Low impact has less to do with equipment, then on the method of harvesting. Log length skidding will do less damage then tree length skidding.
The ATV is attractive due to its low cost and compactness. But it doesn't have the necessary power to do a good job, and may cause more damage then needed. They also make a diesel ATV that has much more torque than the conventional gas jobs. More costly to buy.
The horse idea has its merits, especially in environmentally sensitive areas. We had one local who used to use mules. But, length of skid and payload are limited.
Also, winching capabilities are needed to lessen the amount of damage. The theory is to be able to drag it to a main haul road, without going into the bush with heavy equipment.
Low impact would also mean not to log during wet conditions, which causes more soil compaction.
Another factor to consider is the time of year. Logging in the summer allows a lot more dead and dying tops to be exposed to insect infestation. I'm cutting some poplar that was logged 15 years ago. A lot of the residuals have worm damage, and associated black streaks. It is also a cause of gum streak in cherry.
There is a guy in Oregon that manufactures an arch designed to hook behind an ATV. Has a winch on it but have only seen him move small logs.
I'm a horselogger myself however on my steep ground with an uphill skid I lease a cat. I'm usually able to leave the cat on the road & winch the logs out.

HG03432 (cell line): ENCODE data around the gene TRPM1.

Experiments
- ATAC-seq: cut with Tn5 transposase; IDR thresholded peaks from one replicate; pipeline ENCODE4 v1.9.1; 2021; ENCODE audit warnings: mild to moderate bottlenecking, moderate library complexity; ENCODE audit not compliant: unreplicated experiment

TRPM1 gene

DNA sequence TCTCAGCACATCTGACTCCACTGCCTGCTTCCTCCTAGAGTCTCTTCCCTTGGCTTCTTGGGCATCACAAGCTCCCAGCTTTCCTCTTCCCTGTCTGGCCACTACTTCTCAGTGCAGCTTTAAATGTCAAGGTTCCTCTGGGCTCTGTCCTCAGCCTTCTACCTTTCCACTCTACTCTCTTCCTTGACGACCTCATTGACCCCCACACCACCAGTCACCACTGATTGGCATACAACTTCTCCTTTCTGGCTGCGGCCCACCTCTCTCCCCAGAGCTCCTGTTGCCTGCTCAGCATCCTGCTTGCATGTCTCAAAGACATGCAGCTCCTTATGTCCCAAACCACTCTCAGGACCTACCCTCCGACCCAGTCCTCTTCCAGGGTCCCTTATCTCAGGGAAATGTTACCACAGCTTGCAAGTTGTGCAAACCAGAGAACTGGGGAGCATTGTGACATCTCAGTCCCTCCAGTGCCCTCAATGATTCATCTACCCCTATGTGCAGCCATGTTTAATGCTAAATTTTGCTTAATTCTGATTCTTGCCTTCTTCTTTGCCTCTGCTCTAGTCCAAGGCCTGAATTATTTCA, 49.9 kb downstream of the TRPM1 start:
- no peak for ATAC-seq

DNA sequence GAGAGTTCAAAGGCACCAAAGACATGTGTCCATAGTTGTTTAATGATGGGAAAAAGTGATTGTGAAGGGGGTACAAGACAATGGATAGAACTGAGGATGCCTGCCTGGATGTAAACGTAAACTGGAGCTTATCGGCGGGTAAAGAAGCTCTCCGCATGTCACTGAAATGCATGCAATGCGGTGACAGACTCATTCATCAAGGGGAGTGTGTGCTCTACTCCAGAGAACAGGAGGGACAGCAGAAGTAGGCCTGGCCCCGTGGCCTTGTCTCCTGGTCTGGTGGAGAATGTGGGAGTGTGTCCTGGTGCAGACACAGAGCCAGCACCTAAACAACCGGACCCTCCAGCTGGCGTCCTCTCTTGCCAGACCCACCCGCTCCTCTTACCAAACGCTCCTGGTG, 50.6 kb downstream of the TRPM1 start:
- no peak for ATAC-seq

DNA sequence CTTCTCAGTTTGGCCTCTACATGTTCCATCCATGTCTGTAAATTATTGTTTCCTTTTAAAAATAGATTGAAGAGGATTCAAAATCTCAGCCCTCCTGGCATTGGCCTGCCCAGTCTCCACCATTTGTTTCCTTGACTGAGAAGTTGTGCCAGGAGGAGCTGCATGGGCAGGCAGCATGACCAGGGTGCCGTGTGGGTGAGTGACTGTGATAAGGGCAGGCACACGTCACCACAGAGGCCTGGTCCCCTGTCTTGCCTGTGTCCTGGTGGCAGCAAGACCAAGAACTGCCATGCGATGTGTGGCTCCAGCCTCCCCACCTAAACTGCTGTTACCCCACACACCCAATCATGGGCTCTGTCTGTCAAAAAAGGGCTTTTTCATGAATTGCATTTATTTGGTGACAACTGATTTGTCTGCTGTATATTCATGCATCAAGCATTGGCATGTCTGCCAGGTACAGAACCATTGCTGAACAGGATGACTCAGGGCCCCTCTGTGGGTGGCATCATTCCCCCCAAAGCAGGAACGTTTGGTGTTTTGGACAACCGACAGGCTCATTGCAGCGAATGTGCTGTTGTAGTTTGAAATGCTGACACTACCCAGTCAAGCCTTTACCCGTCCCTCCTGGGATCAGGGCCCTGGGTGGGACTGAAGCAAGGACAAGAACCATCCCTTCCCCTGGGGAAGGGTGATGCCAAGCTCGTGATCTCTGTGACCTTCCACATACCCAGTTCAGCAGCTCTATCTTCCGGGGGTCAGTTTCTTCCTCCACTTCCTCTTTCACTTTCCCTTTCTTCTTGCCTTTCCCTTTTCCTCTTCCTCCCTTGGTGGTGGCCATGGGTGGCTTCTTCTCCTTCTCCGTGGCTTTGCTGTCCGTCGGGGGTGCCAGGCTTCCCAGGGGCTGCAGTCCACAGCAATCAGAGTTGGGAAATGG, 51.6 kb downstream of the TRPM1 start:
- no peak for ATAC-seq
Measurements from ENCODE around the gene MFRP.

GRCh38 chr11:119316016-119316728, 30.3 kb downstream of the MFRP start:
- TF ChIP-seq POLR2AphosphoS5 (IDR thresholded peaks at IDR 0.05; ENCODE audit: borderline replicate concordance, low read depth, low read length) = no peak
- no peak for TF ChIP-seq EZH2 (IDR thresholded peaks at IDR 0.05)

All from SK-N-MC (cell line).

To me, low impact means NOT banging up the crop trees, not compacting the soil with rubber tired skidders, & low grading instead of high grading. Remember most of what you do to your woods is for your children so leave it better than when you got there.
Another way to cut down on food for insects is to tree length then pile slash on the landing. More work but when one burns or does whatever treatment one chooses for the slash it is confined to one area. If one chooses to burn there is only one spot where the soil is strerilized from the heat of the fire. This method of skidding will also keep crop trees from being barked but more room is needed to manuever & one needs more power - possibly leading to more compaction. There are trade offs in any method chosen.
No experience with ATV but I can think of two factors to help choose forest machinery: weight of the wood to be skidded and geography (hill, mud, etc). It takes iron to pull heavy stuff. I started skidding with an old grey Ford tractor with 25 feet of chain. Ended up with a skull fracture after flipping over. Lucky to be alive. When skidding a ton you need a safe outfit and consider your choice of machinery not only for pulling but also for backpushing on a downslope or icy conditions. I did change my Ford for a 65 hp 4X4 with a PTO winch. Super. A lot safer and less impact on the forest. With 150 feet of cable (and another 100 feet beside), I dont have to back-up beside the stump, meaning less road in the bush. I use a pulley attached to a sling to redirect a tree that is going to damage the bark of the ones that I want to save.